Thursday, January 10, 2013

Obama isn't the only one with a negotiating problem

Norman Solomon in The Progressive Caucus: Enabling Obama's Rightward Moves Common Dreams 01/09/2013 raises an important point that is generally underappreciated. In particular, he recalls the Progressive Caucus' capitulation on the public option in the debate over the Affordable Care Act (ACA):

A two-step prototype hit the ground running in September 2009 when Progressive Caucus co-chairs sent a public letter to Obama on behalf of the caucus – pledging to vote against any healthcare bill "without a robust public option." Six months later, on the House floor, every member of the Progressive Caucus wilted under pressure and voted for a healthcare bill with no public option at all.

Since then, similar dynamics have persisted, with many Progressive Caucus members making fine statements of vigorous resolve – only to succumb on the House floor under intense pressure from the Obama administration.

We need Progressive Caucus members who are progressives first and loyal Democrats second, not the other way around. When the party hierarchy cracks the whip, they should strive to halt the rightward drift of congressional legislation, not add to it.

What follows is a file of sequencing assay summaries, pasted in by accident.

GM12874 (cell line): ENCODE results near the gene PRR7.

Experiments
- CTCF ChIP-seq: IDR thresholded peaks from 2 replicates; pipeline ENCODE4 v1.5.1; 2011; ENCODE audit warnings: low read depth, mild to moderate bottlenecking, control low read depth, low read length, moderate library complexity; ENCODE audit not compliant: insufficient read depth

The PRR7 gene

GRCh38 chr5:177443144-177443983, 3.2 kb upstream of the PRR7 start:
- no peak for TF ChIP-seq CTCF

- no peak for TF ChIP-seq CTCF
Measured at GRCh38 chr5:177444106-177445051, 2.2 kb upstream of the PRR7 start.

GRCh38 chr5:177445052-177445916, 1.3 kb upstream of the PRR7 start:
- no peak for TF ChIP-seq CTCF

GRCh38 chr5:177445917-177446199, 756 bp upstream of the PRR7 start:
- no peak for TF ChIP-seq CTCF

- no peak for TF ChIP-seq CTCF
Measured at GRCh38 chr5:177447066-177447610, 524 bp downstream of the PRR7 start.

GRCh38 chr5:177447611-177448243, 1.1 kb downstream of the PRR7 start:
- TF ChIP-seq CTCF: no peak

That was an important testing moment: would Obama have to worry more about not pleasing progressives reflecting the Party base or about Blue Dog Democrats reflecting their corporate donors? After that, Obama must have felt his already-strong contempt for what he sees as "the left" confirmed. Obviously, backing down on a high-stakes position like that gave Obama every reason to think that the Progressive Caucus' future threats didn't need to be taken seriously.

This is also a reminder. As bad as Obama's negotiating skills often look when he's dealing with Republicans, he's been willing to stand his ground against those reflecting the views of the Democratic Party base.

Digby expresses her own fears about Obama's seemingly hapless negotiating style in Negotiating do-si-doh Hullabaloo 01/09/2013:

I have to suspect at this point that this is not entirely a function of "bad negotiating." It looks an awful lot like a subtle way to achieve desired policy outcomes which may be opposed by the president's own party. The need to make a deal at all costs has become the negotiating strategy. And it conveniently means that all the demagogueing about the consequences of not making a deal will get more and more shrill as the negotiations go on and the Republicans will always take it to the very edge --- at which point it becomes "necessary" to make a less than optimal deal than what might have been possible without all the hand wringing and rending of garments. And I hate to say it, but after several of these so-called hostage situations, it's looking to me as if the Republican leaders are partners in a little square dance [with Obama and corporate Democrats], not adversaries. [emphasis in original]

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